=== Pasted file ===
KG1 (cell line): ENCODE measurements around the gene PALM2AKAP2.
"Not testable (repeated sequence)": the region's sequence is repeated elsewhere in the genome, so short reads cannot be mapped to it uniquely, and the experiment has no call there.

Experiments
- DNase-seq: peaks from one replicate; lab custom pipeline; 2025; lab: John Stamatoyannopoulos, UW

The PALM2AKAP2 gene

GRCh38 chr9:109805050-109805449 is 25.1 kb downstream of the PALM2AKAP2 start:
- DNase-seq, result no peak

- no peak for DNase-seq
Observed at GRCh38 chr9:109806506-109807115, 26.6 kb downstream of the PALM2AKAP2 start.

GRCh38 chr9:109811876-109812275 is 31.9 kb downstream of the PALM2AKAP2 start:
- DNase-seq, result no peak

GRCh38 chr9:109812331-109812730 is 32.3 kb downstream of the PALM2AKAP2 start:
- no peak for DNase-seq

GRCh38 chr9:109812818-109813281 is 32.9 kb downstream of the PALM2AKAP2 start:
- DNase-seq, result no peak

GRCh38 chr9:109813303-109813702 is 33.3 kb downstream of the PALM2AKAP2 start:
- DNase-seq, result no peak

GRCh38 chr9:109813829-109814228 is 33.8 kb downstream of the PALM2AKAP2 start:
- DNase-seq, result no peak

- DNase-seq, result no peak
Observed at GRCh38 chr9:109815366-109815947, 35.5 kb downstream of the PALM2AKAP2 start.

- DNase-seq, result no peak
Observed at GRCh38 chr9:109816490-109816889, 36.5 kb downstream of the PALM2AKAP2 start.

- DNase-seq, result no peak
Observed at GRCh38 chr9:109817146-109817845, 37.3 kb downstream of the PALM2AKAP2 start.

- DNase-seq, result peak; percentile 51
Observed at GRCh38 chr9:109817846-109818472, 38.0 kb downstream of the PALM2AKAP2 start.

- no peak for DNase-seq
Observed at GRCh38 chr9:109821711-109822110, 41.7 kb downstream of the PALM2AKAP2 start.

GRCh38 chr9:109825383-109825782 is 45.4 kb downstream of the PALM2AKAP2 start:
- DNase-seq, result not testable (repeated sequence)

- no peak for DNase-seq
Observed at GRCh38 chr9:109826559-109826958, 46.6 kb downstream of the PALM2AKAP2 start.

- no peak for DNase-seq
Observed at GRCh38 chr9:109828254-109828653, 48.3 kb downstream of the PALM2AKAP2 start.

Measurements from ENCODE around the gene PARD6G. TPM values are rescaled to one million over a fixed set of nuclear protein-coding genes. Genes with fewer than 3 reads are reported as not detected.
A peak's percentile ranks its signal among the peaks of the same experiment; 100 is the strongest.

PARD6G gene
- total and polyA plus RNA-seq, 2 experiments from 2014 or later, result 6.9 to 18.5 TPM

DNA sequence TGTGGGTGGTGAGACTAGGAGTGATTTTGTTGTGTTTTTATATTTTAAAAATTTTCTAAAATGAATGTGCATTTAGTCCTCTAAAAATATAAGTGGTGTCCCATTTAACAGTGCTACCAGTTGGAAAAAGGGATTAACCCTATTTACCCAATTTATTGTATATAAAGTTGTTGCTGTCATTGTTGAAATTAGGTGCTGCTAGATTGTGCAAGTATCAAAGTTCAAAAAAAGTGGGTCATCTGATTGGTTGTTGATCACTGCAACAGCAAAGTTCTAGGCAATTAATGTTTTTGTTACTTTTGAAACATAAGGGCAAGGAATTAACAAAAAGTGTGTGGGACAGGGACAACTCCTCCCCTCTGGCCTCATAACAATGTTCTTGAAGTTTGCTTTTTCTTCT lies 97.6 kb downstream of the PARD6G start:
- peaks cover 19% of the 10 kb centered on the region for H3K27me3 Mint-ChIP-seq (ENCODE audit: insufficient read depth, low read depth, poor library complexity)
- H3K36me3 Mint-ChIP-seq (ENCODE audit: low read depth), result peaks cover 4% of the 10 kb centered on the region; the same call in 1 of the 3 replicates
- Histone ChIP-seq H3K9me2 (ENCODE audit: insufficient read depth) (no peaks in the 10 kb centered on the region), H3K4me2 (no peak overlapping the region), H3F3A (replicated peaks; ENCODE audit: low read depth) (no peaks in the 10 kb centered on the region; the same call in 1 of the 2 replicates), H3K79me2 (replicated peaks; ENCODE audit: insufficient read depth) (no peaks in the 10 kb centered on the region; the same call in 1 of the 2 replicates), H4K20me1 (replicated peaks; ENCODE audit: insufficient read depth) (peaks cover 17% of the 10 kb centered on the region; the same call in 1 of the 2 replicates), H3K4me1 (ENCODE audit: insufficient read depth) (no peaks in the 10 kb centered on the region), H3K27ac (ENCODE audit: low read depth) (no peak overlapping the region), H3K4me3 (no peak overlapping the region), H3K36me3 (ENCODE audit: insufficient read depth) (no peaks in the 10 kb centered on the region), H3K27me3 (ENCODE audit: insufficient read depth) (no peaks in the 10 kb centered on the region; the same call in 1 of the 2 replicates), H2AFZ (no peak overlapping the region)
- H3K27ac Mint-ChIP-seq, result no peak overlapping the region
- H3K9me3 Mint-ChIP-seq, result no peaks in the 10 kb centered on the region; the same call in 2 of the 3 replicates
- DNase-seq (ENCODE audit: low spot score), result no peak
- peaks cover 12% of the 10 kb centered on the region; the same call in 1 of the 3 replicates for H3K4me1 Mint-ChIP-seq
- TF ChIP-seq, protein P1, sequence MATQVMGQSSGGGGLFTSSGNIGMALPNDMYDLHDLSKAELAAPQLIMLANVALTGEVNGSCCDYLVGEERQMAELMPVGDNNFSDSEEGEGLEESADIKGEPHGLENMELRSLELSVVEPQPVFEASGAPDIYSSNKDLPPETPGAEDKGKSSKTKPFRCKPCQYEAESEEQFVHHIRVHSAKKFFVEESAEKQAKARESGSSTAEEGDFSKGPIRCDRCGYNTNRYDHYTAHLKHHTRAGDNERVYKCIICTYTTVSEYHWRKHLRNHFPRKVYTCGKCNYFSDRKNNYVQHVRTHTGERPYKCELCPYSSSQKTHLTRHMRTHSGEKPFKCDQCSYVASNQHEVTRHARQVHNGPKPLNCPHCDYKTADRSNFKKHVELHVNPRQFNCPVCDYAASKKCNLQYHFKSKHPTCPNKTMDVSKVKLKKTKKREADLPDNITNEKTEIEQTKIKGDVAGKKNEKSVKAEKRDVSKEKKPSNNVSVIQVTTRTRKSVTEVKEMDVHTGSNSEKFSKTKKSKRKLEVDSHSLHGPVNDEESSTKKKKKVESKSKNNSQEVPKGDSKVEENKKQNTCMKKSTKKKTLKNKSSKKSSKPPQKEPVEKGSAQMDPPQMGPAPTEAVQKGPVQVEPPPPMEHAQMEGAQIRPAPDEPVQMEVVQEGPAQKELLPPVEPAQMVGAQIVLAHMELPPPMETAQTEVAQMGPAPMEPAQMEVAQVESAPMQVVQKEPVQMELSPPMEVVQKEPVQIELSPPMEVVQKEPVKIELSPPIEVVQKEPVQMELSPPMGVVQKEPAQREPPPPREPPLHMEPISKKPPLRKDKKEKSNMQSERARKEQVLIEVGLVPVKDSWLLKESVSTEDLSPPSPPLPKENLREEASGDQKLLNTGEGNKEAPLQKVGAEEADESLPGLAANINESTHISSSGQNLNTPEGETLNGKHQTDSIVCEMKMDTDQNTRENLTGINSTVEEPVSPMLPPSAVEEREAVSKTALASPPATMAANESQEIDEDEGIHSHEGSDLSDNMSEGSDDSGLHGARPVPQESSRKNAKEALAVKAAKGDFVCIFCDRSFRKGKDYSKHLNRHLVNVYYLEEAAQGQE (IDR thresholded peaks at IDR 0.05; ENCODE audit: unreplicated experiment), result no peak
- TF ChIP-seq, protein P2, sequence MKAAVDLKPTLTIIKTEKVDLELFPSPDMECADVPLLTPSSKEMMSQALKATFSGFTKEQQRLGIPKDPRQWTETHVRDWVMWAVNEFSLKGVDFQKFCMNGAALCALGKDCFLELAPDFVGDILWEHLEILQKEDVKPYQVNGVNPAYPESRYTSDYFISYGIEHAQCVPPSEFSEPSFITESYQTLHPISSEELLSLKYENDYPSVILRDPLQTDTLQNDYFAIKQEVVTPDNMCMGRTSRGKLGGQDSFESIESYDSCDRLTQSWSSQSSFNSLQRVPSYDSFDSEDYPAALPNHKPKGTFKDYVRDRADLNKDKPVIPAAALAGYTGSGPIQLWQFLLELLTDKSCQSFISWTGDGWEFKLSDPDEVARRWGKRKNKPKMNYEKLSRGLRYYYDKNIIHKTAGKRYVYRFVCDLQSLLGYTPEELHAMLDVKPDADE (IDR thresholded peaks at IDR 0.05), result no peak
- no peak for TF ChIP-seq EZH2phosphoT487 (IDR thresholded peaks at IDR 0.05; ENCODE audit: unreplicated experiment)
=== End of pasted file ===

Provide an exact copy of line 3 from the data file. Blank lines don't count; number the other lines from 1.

Experiments